Yellow-eyed Penguins – one of the rarest penguins in the world

endangered species, what is the rarest penguins, how many types of penguins are there, where do penguins lives, what do penguins eat, what color eyes do penguins have

The Yellow-eyed Penguin – one of the rarest penguins in the world

by Georgia Podmore

The Yellow-eyed Penguin is one of the rarest penguin species in the world. It is found north of the Antarctic Ocean, along the coast of Southern New Zealand (Ellenberg, Mattern and Seddon, 2009). As the name suggests, the penguin is easily identifiable by the yellow colour around its eyes, along with a brightly coloured yellowish line that runs from its eyes round the back of the head.

Yellow-eyed Penguin characteristics

Like other penguins, the Yellow-eyed Penguin is carnivorous and preys on marine animals, such as crustaceans, cephalopods and fish. They are one of the larger species and can grow to approximately 75cm in height (Ellenberg et al., 2007). The penguins will breed once a year with their mate, who remain faithful to each other. The female will lay two eggs and both parents will help with incubating the eggs until they hatch. Once hatched, the chicks will stay with their parents until approximately twelve months old. The nesting sites for Yellow-eyed Penguins can be found in the forestry and shrubs that run alongside the southeast coast of New Zealand (Doc.govt.nz, 2019). Historically, the nesting sites have been undisturbed, however in recent years the penguins have had to face land predators. This has resulted in the species becoming an endangered animal with a wild population of less than 4,000 individuals (Yellow-eyed Penguin Trust, 2017).

Threats to Yellow-eyed Penguin populations

Predators

Yellow-eyed Penguins must deal with predators near their breeding grounds that are now beginning to hunt on their eggs. These predators include feral cats, stoats, ferrets and dogs (Ellenberg et al., 2007). On land, these predators are generally not a cause for concern for adult penguins. However, due to predation on their eggs, Yellow-eyed Penguin breeding success has been declining in recent years. Predators in the ocean include sharks and fur seals. The penguins have no defense against such large predators in the water, relying strictly on swimming speed and manoeuvrability, or escaping out of the water to dry land. Like all penguins, their colouration also helps disguise them from predators, as sharks and seals may find it difficult to see the penguins from below due to their white chest, or from above due to their black backs.

Human Interference

Humans have already disrupted Yellow-eyed Penguin populations by introducing some of the penguin predators into their areas. Another way in which humans have affected the number of penguins is through disturbance from the tourism trade (Ellenberg, Mattern and Seddon, 2009). Being a spectacular penguin to look at — along with its endangered status — brings in large numbers of people who want to see these animals in the wild before they’re gone. Research has shown that large numbers of tourists can be associated with reduced breeding success, along with decreased fledgling weight, which can then affect their survival rate in the first year (Mattern et al., 2007). These factors may be influenced due to stress on the adult penguins which may affect normal behaviour.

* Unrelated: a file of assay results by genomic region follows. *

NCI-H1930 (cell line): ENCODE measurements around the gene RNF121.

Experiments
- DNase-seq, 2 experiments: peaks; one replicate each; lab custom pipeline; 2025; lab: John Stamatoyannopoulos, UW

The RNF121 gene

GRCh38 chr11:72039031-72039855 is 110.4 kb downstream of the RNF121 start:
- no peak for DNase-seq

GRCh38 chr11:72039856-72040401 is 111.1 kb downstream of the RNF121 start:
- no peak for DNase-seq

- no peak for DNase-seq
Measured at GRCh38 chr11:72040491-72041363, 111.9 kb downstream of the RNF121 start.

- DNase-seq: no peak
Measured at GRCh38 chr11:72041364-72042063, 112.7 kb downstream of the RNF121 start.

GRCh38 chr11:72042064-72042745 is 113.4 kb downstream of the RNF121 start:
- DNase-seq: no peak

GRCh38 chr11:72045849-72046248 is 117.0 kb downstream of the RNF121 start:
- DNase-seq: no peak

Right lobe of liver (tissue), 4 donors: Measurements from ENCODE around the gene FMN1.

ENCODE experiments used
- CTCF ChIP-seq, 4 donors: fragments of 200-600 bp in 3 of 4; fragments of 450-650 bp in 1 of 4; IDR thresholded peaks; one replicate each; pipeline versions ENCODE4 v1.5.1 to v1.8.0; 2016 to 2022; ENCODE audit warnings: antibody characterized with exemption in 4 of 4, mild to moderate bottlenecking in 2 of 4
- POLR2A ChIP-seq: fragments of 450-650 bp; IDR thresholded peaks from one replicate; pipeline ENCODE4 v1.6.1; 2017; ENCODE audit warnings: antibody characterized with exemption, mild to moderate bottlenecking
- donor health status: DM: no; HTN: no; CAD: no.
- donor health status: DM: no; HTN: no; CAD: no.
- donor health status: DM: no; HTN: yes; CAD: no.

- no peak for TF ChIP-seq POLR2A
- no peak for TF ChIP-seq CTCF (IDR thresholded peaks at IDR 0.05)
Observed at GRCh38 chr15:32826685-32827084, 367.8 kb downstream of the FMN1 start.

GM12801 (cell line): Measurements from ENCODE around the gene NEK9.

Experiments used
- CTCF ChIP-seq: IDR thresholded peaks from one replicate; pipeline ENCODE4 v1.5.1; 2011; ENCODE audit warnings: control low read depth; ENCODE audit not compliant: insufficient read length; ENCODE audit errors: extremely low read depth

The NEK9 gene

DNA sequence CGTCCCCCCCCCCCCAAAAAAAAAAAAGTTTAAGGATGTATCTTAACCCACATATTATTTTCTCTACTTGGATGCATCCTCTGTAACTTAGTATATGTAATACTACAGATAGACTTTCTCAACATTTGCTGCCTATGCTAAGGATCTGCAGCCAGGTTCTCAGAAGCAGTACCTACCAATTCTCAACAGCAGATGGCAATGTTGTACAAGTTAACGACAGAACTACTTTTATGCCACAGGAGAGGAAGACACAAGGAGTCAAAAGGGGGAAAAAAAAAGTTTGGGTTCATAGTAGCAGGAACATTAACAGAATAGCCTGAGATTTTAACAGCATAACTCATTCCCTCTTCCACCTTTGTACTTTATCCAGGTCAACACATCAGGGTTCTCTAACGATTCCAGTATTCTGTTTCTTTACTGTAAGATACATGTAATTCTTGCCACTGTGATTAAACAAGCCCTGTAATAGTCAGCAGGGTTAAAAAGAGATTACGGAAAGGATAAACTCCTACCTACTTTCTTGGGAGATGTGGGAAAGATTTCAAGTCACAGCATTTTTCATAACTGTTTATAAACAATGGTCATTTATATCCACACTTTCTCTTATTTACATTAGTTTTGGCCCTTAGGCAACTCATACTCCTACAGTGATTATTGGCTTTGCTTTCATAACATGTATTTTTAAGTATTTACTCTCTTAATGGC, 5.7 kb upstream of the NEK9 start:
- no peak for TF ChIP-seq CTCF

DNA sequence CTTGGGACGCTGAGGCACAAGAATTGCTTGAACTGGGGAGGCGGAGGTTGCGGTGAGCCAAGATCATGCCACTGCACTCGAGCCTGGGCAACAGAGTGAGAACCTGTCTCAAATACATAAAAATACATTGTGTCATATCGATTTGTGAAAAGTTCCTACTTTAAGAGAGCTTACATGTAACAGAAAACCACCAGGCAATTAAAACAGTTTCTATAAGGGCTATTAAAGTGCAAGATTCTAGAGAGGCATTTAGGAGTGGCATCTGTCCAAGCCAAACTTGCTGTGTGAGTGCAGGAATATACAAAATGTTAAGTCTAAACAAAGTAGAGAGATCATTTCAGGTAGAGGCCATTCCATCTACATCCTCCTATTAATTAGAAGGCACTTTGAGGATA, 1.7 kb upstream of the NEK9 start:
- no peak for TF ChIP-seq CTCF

Disease

As the climate is warming, disease is becoming a bigger issue for Yellow-eyed Penguins. Avian malaria was responsible for 29 deaths in 2018/19 (Yellow-eyed Penguin Trust, 2017), a large and impactful number for such a small population. With increased temperatures leading to increases in mosquito breeding, the threat for disease to penguins is expected to increase. Avian diphtheria is also affecting the species, which is commonly found in young chicks. Bacterial plaque forms in the mouth of the chick and is subsequently inhaled, which eventually causes aspiration pneumonia, a potentially fatal illness.

Stress can also cause penguins to become more susceptible to disease, which for the Yellow-eyed Penguin may be coming from increased threats and tourism. 

Deforestation

Habitat loss has become one of the main reasons the number of Yellow-eyed Penguins are decreasing (Mattern et al., 2007). In New Zealand, forests are being cleared to make way for field areas for grazing animals or homes. This is then resulting in increased pressure for the penguins as they attempt to find nesting areas. 

How can we help these extremely endangered Yellow-eyed Penguins?

Help for the Yellow-eyed Penguin started in the 1980s when the population was extremely low (Sue, 2019). Conservation organisations are focusing on protecting the forest and shrub land for the penguins to ensure they have the space to breed and build their nests, thousands of plants have also been planted around the areas for protection. Although this all sounds beneficial, help is still needed to protect more areas or to re-establish areas that have already been cleared.

In New Zealand, there is the Otapahi Reserve which is a protected area for the penguins, to ensure that they can live and breed without being disturbed by humans and predators. Dunedin Wildlife Hospital has also begun catching penguins with injuries and rehabilitating them. Veterinarian Lisa Argilla states, “We do what we have to do to save the species, as we cannot fix climate change and habitat destruction” (Biologicaldiversity.org, 2014)

There are a large amount of conservation groups and rehabilitation centres now working to support the Yellow-eyed Penguins and to help increase the population. Every effort is being made to ensure that the population is protected, and with support from the public we can all strive to make the maximum impact and hopefully save the Yellow-eyed Penguin from extinction.